Also known as milk ducts, carry milk from the mammary glands to the nipple.


Breast milk flows through here.


The dark-pigmented area that surrounds the nipple.


A pair of small, almond-shaped organs located in the lower abdomen, one on either side of the uterus.


A fluid-filled sac containing a single ovum (egg). There are thousands of these sacs on the inside surface of the ovaries.


Also known as eggs, are the female gametes. These immature ova are present at birth. Normally after puberty, one ovum matures and is released each month.

Fallopian tubes

Also known as uterine tubes. These tubes extend from the upper end of the uterus to a point near, but not attached to, an ovary.


The funnel-shaped opening into the fallopian tube near the ovary.


The fringed, finger-like extensions of the infundibulum. Their role is to catch the mature ovum when it leaves the ovary.


Formerly known as the womb, is a pear shaped organ iwth muscular walls and a mucous membrane lining filled with a rich supply of blood vessels. Located between the urinary bladder and the rectum and midway between the sacrum and the pubic bone.


The normal position of the uterus: the body of the uterus is bent forward.


The bulging, rounded part above the entrance of the fallopian tubes.


Also known as the body of the uterus, is the middle portion.


Also known as the cervix uteri, is the lower, narrow portion that extends into the vagina.


The tough, membranous outer layer of the uterus.


Pertaining to a thin layer of tissue.


Is the muscular middle layer of the uterus.


Which is the inner layer of the uterus, consists of specialized epithelial mucosa that is rich in blood vessels.


Referring to the mucus membrane.


The muscular tube lined with mucosa that extends from the cervix to the outside of the body.


Also known as menses, is the normal periodic discharge of the endometrial lining and unfertilized egg from the uterus.


The beginning of the menstrual function.

Menstrual cycle

The average cycle consists of 28 days. These days are grouped into four phases.

Menstural phase

These are the days when the endometrial lining of the uterus is sloughed off and discharged through the vagina as the menstrual flow.

Postmenstrual phase

After the menstural period, the pituitary gland secretes follicle-stimulating hormone (FSH), causing an ovum to mature. Estrogen, which is secreted by the ovaries, stimulates the lining of the uterus to prepare itself to recieve a zygote (fertilized egg)

Ovulatory phase

On, or about, the 13th or 14th day of the cycle ovulation occurs. Ovulation is the release of a mature ovum. The mature egg leaves the ovary and travels slowly down the fallopian tube toward the uterus. During this time the female is fertile and can become pregnant.

Premenstrual phase

If fertilization does not occur, hormone levels change to cause the breakdown of the uterine endometrium and the beginning of a new menstrual cycle.


The normal termination of the mestural function. Considered to be confirmed when a woman has gone 1 year without having a period.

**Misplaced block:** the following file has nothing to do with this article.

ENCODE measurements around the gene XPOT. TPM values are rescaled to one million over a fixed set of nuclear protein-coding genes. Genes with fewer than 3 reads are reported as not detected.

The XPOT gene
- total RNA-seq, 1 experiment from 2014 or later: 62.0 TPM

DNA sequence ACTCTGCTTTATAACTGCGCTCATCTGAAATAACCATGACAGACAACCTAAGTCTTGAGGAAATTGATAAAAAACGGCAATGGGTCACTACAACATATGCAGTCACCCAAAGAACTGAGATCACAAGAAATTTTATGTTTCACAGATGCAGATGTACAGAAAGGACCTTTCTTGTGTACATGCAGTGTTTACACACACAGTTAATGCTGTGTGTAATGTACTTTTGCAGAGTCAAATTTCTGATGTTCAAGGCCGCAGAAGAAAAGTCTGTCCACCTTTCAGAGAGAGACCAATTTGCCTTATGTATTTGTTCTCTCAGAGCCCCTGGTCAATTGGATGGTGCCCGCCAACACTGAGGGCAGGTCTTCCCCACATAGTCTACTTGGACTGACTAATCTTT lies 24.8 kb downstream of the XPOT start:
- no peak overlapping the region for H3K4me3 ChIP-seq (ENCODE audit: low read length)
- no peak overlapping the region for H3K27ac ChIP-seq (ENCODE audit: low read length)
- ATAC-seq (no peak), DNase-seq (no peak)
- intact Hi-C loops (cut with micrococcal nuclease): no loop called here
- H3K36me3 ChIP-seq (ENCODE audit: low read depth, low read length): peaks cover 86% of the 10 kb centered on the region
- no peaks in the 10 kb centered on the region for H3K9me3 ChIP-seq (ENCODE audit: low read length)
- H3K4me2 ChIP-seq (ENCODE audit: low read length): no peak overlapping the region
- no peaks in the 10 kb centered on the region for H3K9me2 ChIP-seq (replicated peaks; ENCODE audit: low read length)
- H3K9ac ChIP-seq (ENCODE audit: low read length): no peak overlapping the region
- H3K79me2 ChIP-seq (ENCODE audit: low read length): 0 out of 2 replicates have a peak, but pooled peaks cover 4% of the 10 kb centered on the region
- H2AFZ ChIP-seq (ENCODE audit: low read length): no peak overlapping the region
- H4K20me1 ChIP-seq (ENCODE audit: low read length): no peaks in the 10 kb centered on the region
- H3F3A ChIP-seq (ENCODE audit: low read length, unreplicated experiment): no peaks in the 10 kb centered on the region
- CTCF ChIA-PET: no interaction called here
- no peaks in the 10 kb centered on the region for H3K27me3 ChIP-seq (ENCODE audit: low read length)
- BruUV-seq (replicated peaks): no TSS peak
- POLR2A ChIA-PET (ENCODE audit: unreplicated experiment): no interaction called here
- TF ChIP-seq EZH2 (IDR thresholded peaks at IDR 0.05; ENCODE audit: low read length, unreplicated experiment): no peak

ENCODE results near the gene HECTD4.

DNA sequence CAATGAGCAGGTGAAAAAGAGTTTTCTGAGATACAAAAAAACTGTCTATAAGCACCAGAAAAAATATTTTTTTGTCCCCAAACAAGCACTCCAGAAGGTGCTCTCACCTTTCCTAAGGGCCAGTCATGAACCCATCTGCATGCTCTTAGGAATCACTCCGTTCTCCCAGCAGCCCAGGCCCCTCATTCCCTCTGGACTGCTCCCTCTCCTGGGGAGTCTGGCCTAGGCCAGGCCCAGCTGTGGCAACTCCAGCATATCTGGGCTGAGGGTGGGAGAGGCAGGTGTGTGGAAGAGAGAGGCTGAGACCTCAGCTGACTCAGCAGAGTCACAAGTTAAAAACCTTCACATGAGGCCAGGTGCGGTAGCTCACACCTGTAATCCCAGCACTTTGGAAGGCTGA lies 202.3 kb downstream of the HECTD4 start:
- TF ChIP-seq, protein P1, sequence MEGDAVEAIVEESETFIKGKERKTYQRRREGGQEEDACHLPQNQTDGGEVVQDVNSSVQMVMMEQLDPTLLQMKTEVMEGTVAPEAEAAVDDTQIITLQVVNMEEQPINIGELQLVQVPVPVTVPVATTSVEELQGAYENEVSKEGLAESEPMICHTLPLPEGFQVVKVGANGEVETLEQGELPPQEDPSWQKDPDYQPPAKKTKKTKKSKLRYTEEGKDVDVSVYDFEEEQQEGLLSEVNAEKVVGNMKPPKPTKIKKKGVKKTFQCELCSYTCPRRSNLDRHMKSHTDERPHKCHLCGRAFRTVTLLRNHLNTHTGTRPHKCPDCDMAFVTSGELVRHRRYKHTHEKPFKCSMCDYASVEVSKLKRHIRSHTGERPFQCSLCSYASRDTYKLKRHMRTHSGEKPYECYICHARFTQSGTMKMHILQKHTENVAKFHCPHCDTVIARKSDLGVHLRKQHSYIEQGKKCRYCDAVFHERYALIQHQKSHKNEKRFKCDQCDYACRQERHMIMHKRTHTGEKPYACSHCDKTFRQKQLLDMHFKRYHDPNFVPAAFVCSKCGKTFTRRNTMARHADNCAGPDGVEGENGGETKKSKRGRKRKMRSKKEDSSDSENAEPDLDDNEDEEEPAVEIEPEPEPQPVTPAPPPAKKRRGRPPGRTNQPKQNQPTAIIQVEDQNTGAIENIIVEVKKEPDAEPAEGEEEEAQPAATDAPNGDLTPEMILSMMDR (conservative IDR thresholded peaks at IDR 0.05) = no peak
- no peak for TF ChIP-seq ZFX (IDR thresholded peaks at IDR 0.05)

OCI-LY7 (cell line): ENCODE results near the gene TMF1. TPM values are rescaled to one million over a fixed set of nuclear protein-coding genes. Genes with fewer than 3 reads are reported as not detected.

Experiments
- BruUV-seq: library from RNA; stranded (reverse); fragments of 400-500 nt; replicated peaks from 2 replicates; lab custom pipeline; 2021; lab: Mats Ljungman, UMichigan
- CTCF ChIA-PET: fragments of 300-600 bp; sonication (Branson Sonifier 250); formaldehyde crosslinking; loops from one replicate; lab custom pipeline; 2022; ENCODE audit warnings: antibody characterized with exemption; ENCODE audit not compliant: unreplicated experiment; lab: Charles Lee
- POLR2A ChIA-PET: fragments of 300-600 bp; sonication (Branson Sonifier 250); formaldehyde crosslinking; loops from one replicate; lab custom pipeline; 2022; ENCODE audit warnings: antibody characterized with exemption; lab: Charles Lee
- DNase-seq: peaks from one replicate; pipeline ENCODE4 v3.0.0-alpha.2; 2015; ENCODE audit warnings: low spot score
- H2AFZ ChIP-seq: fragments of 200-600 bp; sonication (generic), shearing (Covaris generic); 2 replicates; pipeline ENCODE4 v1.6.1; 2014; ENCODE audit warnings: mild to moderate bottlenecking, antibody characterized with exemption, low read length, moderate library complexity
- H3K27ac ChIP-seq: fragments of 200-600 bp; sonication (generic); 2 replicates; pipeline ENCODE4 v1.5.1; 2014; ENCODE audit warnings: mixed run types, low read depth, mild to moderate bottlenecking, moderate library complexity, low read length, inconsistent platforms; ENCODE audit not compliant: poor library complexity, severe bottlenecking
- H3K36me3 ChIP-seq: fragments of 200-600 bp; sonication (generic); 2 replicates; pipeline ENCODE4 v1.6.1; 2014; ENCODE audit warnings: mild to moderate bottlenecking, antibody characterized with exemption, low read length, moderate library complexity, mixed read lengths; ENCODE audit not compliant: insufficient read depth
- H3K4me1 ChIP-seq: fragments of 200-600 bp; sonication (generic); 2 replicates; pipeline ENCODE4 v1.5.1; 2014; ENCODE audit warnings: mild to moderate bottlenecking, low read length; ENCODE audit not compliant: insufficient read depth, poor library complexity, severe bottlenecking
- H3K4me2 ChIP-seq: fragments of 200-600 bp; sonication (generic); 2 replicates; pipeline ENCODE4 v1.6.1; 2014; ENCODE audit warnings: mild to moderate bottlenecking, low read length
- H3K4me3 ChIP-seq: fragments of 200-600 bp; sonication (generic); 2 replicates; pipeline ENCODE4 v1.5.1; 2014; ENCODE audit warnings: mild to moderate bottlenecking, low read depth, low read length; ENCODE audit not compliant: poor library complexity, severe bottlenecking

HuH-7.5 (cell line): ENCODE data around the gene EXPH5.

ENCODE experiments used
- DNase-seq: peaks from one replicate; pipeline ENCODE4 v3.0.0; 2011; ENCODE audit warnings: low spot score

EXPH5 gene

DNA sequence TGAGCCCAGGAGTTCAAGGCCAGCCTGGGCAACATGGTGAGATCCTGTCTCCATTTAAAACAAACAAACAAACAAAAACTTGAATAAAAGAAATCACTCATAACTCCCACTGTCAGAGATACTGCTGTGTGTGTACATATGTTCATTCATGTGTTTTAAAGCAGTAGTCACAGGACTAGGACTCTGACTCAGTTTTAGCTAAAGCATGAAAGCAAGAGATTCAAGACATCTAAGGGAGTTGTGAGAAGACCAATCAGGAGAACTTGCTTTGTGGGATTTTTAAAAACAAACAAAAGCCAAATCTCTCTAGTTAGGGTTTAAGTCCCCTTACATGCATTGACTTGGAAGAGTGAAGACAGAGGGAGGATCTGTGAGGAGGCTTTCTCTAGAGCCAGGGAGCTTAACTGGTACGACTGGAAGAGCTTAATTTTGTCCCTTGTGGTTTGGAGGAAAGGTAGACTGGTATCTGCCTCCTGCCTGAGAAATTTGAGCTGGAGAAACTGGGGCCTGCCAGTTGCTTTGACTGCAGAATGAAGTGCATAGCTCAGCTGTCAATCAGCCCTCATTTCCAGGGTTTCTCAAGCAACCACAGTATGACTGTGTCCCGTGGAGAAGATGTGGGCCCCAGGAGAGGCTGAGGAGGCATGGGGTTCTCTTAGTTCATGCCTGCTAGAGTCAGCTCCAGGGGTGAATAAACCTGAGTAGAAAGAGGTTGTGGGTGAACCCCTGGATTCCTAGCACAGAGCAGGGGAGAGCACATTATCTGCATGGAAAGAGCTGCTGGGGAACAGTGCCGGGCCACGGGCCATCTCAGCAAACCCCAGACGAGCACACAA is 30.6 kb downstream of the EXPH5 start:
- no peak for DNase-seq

The term used to designate the transition phase between regular menstrual periods and no periods at all. During this phase, which can last as long as 10 years, changes in hormone production can cuase symptoms including irregular menstrual cycles, hot flashes, mood swings, and disturbed sleep


A physician who specializes in diagnosing and treating diseases and disorders of the female reproductive system.


A physician who specializes in providing medical care to women during pregnancy, childbirth, and immediately thereafter. This specialty is referred to as obstetrics.


A physician who in diagnosing and treating disorders of the newborn.


A physician who specializes in diagnosing, treating, and preventing disorders and diseases of children. This specialty is known as pediatrics.


The absence of ovulation when it would be normally present. This condition can be caused by stress, inadequate nutrition, or hormonal imbalances. Menstration can continue, although ovualtion doesnt occur.


Inflammation of an ovary. Frequently occurs when salpingitis or pelvic inflammatory disease are present.

Ovarian cancer

Originates within the cells of the ovaries. These cancer cells can break away from the ovary and spread (metastasize) to other tissues and organs within the abdomen or travel through the blood stream to other parts of the body.


The rupture of an ovary.

Pelvic inflammatory disease

An inflammation of the female reproductive organs that is not associated with surgery or pregnancy. This condition occurs most frequently as a complication of a STD and can lead to infertility, ectopic pregnancy, and other serious disorders.

Polycystic ovary syndrome

Also known as Stein-Leventhal syndrome, is a condition caused by a hormonal imbalance in which the ovaries are enlarged by the presence of many cysts formed by incompletely developed follicles.


An accumulation of pus within the fallopian tubes.


An inflammation of a fallopian tube.


A condition in which patches of endometrial tissue escape the uterus and become attached to other structures in the pelvic cavity. It is a leading cause of infertility.


An abnormal discharge, such as mucus or pus, from the uterus.

Uterine cancer

Involves cancerous growth on the lining of the uterus. One of the earliest symptoms of this cancer frequently occurs after menopause is bleeding from the uterus.

Uterine fibroid

Also known as a myoma, is a benign tumor composed of muscle and fibrous tissue that occurs in the wall of the uterus.

Uterine prolapse